London Chess Classic Round 8

  • SonofPearl
  • on 12/11/11, 12:40 PM.

London Chess Classic 2011.jpgThe dramatic showdown between Luke McShane and Vladimir Kramnik was the key game of round eight at the London Chess Classic.

Hoping to secure the outright lead, McShane took the game to Kramnik with an exchange sacrifice to create a powerful bishop with threats to Kramnik's king.

However, any advantage that McShane had achieved evaporated during time-trouble and Kramnik took the initiative, but despite being a full rook ahead the result was still far from clear.

However, eventually the tactical tricks ran out and Kramnik earned a crucial win to take the sole lead with just one round remaining.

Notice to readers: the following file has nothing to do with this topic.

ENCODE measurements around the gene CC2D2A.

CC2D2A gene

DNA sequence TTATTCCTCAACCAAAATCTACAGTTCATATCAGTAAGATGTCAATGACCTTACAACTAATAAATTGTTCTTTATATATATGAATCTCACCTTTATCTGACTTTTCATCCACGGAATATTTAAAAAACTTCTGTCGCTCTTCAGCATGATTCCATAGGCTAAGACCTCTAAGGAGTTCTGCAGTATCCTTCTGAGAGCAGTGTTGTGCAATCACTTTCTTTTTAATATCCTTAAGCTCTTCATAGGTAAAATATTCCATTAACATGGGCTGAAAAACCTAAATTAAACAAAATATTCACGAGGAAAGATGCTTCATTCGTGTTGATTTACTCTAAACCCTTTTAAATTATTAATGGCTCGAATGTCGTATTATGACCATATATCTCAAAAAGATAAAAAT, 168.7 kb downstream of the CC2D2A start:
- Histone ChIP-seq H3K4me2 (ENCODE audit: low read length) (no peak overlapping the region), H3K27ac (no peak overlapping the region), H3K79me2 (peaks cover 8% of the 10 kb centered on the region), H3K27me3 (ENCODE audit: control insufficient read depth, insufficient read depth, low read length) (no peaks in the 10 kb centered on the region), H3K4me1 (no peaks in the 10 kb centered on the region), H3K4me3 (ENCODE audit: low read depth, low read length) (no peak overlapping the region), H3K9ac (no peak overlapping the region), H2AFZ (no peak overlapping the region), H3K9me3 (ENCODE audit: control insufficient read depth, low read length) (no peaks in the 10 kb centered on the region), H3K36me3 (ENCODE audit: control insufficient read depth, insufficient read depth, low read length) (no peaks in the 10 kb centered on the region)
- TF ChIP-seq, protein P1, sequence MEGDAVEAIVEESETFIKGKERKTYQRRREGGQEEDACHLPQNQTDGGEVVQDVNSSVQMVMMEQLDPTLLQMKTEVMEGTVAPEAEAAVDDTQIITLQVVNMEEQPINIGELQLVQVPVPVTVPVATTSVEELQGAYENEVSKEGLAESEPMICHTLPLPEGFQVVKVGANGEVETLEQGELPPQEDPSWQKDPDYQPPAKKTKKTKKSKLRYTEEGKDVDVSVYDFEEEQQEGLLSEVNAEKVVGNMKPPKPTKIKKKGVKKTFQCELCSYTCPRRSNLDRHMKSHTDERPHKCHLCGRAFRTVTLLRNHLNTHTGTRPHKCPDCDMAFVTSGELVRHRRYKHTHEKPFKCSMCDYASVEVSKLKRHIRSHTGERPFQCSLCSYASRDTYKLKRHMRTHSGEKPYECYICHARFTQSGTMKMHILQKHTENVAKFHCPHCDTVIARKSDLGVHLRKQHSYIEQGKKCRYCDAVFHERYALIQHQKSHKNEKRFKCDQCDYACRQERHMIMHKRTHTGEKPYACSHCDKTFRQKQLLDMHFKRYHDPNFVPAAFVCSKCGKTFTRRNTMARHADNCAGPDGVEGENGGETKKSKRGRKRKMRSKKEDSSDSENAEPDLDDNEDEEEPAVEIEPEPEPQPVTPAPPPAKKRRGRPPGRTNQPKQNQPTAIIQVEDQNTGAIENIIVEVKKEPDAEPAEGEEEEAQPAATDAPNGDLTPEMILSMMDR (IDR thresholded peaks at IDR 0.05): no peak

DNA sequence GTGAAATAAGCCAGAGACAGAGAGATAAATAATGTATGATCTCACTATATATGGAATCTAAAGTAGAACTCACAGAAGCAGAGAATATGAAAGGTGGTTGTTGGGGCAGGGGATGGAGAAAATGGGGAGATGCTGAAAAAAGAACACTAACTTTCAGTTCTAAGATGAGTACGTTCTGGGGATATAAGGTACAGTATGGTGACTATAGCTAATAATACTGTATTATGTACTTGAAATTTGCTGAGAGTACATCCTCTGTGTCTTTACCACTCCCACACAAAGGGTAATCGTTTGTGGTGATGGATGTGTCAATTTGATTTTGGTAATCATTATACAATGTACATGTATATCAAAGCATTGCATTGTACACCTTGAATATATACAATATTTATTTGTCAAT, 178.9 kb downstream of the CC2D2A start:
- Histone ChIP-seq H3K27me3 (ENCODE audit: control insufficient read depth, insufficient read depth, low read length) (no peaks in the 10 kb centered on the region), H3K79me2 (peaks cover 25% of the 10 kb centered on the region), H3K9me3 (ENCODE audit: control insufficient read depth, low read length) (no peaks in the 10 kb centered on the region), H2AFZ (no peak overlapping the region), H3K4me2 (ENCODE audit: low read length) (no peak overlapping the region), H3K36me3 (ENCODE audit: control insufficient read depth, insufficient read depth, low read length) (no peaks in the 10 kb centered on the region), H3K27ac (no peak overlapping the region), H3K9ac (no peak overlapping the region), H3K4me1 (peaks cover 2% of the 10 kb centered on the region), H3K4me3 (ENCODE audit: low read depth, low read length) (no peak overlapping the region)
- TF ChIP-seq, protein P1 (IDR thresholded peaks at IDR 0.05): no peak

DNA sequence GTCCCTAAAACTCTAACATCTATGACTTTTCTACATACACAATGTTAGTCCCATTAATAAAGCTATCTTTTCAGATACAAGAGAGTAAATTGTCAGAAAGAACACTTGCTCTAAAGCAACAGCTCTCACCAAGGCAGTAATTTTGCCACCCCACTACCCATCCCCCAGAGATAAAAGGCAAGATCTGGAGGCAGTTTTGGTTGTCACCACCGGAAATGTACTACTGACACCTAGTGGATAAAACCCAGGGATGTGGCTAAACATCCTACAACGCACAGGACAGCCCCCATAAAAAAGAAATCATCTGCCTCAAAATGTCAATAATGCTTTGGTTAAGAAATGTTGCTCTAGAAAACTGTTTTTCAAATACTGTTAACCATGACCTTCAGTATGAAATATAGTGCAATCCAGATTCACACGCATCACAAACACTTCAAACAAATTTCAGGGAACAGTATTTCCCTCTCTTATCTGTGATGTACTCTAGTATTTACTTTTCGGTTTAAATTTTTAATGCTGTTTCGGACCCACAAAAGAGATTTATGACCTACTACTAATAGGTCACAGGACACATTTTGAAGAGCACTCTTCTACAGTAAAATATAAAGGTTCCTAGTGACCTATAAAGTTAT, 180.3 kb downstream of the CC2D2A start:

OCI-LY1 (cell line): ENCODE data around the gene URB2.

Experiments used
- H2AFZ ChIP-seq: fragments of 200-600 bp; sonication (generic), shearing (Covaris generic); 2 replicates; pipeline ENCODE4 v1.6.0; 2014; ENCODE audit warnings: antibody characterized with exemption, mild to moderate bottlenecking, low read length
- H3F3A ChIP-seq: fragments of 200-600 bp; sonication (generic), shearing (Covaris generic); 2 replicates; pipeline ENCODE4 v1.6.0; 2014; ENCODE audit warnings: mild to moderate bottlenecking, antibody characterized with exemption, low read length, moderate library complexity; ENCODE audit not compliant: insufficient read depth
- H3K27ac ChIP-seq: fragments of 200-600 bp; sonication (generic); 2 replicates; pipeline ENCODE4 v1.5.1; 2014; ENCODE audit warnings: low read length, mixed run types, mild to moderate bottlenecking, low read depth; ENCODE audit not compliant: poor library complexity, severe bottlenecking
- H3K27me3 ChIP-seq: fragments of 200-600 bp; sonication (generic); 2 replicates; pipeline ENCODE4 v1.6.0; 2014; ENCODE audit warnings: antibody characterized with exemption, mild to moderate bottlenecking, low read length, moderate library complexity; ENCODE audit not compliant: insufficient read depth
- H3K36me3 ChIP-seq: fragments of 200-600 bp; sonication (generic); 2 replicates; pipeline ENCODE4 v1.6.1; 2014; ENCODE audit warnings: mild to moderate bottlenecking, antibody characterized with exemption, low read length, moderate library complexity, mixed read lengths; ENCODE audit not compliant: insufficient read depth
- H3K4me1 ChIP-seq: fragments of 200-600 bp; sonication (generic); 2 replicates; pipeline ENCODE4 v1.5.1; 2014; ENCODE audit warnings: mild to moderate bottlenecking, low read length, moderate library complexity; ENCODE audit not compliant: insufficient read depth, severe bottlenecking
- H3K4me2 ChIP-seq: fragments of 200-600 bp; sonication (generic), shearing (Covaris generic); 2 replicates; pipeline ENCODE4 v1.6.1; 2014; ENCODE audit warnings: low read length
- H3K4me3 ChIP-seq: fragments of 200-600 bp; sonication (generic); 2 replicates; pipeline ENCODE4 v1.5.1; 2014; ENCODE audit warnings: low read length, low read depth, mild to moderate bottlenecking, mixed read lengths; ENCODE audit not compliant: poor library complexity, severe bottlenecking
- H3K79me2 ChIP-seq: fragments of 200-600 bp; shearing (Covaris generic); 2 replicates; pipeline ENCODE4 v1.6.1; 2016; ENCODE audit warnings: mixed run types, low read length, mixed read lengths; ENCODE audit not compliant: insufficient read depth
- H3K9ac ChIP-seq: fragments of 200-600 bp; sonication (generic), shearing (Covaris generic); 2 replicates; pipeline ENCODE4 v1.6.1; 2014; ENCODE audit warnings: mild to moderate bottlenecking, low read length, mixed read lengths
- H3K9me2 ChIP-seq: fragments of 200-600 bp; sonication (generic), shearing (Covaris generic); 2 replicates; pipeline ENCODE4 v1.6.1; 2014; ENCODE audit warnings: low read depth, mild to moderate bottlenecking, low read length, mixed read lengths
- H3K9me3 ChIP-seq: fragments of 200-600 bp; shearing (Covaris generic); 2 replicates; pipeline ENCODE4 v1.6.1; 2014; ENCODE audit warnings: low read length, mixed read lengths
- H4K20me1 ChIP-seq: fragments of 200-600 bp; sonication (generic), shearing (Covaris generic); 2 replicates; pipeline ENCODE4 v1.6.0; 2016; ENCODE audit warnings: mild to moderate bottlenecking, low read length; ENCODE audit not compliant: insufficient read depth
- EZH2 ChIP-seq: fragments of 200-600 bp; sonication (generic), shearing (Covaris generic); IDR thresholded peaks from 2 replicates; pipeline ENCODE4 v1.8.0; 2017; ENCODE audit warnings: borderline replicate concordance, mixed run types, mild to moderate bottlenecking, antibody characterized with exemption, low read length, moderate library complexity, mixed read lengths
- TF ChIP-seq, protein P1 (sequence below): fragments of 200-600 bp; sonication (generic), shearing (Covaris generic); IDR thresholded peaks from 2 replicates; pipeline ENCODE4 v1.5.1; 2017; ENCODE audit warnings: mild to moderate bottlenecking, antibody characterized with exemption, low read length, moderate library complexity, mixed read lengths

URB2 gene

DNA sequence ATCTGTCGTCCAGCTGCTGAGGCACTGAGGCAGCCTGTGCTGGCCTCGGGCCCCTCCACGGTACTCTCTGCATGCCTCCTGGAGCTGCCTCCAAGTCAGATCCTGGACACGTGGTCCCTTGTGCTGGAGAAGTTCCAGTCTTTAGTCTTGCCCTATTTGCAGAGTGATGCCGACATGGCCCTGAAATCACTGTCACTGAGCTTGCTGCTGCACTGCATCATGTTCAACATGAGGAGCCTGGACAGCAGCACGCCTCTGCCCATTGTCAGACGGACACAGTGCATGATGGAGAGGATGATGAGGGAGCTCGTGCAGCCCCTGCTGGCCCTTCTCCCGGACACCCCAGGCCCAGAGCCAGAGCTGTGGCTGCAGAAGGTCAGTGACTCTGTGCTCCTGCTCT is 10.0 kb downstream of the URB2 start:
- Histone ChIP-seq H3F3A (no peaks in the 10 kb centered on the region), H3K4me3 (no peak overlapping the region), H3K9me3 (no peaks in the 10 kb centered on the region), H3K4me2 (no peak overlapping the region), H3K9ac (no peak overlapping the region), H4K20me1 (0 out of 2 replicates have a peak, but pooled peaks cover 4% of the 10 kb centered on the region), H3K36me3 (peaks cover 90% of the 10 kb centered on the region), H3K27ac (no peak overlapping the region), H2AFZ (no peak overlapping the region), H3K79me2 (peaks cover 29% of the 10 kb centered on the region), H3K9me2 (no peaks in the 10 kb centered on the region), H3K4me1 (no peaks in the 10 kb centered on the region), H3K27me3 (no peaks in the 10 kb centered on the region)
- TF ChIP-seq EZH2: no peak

Nigel Short managed to completely block the position against Hikaru Nakamura, and remarkably there were no captures at all until move 30! Yet "thanks" in part to the anti-draw rules, the players continued shuffling their pieces around until move 90 before a draw was mercifully agreed!

Magnus Carlsen drew his game with black against Vishy Anand, and David Howell ended his event on a positive note by holding Lev Aronian to a draw.

The game of the round: Luke McShane against Vladimir Kramnik

Vladimir_Kramnik_Luke McShane_LCC2011_Rd8.jpg












The scores with one round remaining:

 Name     Elo     Played      Score 
 Vladimir Kramnik    2800 7 15